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Despite Lower Margins Hog Producers Expected to Remain Profitable

By Bruce Cochrane

An agricultural economics professor with the University of Missouri says, despite reduced margins, well managed hog operations should be able to make money this year and again next year.

In June, the highest U.S. slaughter numbers ever, resulted in the value of hogs on a carcass basis dropping from a record of $103 per hundredweight on average last year to an average carcass price in the upper 60s.

Dr. Ron Plain, an agricultural economics professor with the University of Missouri, expects June 2015 hog slaughter numbers in the U.S. to come in about 11% higher than a year ago and to stay high for another month before starting to decline.

Dr. Ron Plain-University of Missouri:
Domestic demand here in the states is looking good.
As a general rule when the economy does well and people have money to spend then domestic demand for meats do well and that seems to be the case this year.

We're not doing near so well on export demand for U.S. pork.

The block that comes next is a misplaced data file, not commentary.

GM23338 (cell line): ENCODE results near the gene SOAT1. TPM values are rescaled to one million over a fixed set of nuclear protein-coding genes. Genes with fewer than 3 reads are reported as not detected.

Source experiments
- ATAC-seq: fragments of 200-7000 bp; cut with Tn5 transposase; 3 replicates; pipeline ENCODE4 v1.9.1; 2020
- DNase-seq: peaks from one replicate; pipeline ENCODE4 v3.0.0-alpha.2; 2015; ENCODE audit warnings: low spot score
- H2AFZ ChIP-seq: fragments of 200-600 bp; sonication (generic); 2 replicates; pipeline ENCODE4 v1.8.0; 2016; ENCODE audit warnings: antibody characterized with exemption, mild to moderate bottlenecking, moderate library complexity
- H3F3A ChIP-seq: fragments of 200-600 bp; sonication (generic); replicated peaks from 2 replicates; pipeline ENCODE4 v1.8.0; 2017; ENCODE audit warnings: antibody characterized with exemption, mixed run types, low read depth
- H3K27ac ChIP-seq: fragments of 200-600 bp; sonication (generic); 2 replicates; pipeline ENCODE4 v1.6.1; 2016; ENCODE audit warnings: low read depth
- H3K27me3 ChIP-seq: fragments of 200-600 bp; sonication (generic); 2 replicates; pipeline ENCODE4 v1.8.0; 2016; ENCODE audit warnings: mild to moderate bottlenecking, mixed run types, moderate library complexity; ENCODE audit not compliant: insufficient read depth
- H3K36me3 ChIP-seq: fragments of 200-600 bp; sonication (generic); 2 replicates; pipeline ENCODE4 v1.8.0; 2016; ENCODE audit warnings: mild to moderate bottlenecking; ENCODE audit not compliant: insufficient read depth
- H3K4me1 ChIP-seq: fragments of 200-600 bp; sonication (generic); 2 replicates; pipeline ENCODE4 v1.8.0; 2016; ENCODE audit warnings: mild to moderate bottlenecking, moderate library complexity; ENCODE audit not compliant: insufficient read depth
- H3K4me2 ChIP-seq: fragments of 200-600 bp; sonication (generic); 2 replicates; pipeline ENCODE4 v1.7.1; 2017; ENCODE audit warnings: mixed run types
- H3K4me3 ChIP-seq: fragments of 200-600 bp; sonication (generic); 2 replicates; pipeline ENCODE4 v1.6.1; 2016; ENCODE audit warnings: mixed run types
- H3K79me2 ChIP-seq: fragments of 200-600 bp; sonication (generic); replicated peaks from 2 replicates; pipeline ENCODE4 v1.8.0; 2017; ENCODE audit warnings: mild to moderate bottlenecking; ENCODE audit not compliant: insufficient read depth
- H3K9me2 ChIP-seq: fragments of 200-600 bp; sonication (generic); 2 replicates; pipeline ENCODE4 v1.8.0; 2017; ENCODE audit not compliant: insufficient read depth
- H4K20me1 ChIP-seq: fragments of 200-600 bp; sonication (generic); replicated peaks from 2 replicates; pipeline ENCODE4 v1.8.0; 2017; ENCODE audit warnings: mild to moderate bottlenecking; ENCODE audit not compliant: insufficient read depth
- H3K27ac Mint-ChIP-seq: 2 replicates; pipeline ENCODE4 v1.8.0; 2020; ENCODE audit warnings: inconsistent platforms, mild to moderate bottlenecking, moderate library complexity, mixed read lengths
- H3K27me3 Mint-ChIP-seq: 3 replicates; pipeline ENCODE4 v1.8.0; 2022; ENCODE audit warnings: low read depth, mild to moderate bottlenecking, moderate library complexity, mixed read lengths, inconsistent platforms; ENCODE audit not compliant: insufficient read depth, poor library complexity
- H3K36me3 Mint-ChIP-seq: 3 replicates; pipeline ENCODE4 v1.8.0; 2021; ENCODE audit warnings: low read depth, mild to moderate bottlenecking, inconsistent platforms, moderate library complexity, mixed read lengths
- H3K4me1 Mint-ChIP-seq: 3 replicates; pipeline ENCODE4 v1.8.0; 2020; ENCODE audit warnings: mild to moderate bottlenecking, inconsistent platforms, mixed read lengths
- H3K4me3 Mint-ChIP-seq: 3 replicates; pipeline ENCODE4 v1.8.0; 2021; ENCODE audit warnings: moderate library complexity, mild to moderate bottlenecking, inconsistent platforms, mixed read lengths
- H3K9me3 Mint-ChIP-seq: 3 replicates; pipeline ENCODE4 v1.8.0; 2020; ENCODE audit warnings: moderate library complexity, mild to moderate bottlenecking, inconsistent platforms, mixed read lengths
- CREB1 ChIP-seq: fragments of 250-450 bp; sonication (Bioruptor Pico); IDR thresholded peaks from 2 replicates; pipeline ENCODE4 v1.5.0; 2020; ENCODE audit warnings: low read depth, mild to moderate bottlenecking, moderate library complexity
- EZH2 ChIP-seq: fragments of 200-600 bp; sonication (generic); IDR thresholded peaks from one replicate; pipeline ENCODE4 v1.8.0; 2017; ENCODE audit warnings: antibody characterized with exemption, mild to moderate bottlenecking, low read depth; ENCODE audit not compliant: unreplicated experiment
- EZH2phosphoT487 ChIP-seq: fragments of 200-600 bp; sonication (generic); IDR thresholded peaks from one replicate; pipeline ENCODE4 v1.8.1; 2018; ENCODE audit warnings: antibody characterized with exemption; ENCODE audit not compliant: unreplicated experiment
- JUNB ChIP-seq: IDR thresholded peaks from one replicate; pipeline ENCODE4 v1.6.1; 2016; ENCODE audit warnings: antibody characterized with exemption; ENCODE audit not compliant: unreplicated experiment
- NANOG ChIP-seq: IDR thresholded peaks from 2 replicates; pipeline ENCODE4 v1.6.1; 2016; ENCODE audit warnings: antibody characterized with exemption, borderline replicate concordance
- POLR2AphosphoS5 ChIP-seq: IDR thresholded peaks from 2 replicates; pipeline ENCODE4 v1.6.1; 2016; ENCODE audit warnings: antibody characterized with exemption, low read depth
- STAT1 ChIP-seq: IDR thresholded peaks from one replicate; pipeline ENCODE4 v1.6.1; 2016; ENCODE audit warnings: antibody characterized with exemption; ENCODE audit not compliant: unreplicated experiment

Exports are down about 7% in the first third of this year, in part due to a strong value of the U.S. dollar, in part due to some logistical problems in getting product  moved out of the west coast and then in part due to more competition from other pork exporting nations.
Margins aren't near as good for hog producers right now as they were in 2014, we had record prices.

But if we have a good corn crop this year and feed costs stay in line, well managed hog operations should be able to make a little bit of money it looks like both this year and again next year.

Dr. Plain says how the summer growing season turns out and how much crop we have to harvest come fall, will determine in a big way the cost of production and, if we're able to recapture some of the lost exports, that could help boost prices.

He says how the economy goes impacts demand and then the big one is whether the decline in PED death losses stays low or rebounds.

Source: Farmscape


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